TAMPA – The apps, the streaming video, the calls, the texts, the music, the emails. They all eat away at your cellular data and depending on how much data you’re eating up, your cell phone provider could also be throttling your service speed.
The Federal Communications Commission fined T-Mobile $48 million this week for not clearly stating that 'unlimited' data plans aren't truly unlimited.
“2.89 gigabytes of total in-network data today,” Camilla Calleja announced as she looked at her daily usage.
Her mom, Natalya, struggled to find the words as she realized her family of five is likely consuming at least 30 GB a month on their T-Mobile Unlimited plan.
“On a daily basis, that’s nothing, I mean that’s a lot, but you don’t think it’s even. That’s just one member of my family,” said Calleja.
T-Mobile says that during high-peak times its large data users will experience slower speeds. That's because they throttle those users.
Calleja says toward the end of their monthly cycle she does notice a change in speed on videos and other apps. She didn’t realize that T-Mobile could be slowing the service speed.
“It’s the word unlimited. You would think you don’t have to worry about your data because it is indeed unlimited. Or so we thought,” she said.
Each of the major cellular carriers throttles users who go over on data plans or beyond a certain threshold.
T-Mobile’s current threshold is 26 GB, posted in small print on the front of its website.
The FCC says in June 2015 the company started to do better with disclosures. Right now, in small print on the front page of its website, T-Mobile warns customers that they may experience slower speeds if they use more than 26 GB.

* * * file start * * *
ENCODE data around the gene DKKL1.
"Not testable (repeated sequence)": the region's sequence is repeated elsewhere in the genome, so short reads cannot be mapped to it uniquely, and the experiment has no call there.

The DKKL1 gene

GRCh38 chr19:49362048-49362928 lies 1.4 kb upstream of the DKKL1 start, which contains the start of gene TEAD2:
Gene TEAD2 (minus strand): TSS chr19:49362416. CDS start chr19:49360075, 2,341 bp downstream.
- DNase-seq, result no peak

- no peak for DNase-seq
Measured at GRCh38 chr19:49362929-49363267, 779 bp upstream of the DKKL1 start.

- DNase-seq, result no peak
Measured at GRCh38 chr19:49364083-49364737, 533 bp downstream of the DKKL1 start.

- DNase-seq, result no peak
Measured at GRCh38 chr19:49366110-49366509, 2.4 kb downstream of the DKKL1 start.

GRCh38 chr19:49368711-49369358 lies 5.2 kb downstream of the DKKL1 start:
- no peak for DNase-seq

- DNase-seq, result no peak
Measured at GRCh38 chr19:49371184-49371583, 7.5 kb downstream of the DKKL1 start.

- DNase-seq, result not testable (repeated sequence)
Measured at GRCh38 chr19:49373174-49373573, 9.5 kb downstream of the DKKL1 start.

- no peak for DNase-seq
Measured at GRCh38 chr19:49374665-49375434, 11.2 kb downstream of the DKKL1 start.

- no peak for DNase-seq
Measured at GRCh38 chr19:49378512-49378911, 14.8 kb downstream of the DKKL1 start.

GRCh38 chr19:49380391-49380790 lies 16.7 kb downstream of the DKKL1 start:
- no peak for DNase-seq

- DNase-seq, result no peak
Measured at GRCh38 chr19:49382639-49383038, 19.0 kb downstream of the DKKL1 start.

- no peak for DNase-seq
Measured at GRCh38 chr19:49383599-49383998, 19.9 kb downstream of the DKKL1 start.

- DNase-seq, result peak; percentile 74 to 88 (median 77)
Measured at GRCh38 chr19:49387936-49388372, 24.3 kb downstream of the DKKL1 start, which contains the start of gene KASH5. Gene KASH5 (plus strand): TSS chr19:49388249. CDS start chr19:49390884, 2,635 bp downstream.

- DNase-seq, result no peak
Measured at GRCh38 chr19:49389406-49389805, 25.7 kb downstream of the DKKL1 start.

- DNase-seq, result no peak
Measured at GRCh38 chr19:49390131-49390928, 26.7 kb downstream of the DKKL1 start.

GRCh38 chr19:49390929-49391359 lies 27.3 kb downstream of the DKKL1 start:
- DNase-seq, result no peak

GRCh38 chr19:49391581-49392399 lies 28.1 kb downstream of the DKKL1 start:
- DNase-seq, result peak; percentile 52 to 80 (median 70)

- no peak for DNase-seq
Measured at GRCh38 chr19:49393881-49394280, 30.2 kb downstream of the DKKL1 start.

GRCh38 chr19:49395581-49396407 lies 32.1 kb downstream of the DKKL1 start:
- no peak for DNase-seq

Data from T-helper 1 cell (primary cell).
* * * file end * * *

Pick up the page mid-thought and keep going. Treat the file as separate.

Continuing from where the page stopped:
T-Mobile spokesperson Stacey DiNuzzo told 10Newst hat less than 3 percent of its unlimited customers are heavy data users and would experience the slower speeds.
The Calleja family think they’re definitely part of the 3 percent.
“You feel kind of cheated, basically,” she said.
And T-Mobile isn’t the only cellular carrier to throttle users who go over on data plans or reach certain data usage thresholds.
Read the fine print.
AT&T and Sprint have notices similar to T-Mobile’s posted under their data plans. Verizon customer service representatives tell us they have an informal unlimited policy. They say customers who exceed their plans will experience slower speeds until their next billing cycle.
Ramiro Alvarado is also a T-Mobile user and, like many, he uses his cell phone for everything. He says on average he runs 15 apps at once.
“I’m constantly on the phone using GPS, everything,” he said.
Luckily, there are things you can do to avoid the throttle without going on a data diet.
The easiest is to always connect to WiFi, so you avoid using cellular data. Another way is to turn off app notifications under Settings.
T-Mobile customers will not see a credit to their account resulting from the FCC settlement. Some of the $48 million is being used to offer customers 20 percent off one accessory in its retail stores. About $5 million will be used to expand Internet access for children in low-income areas.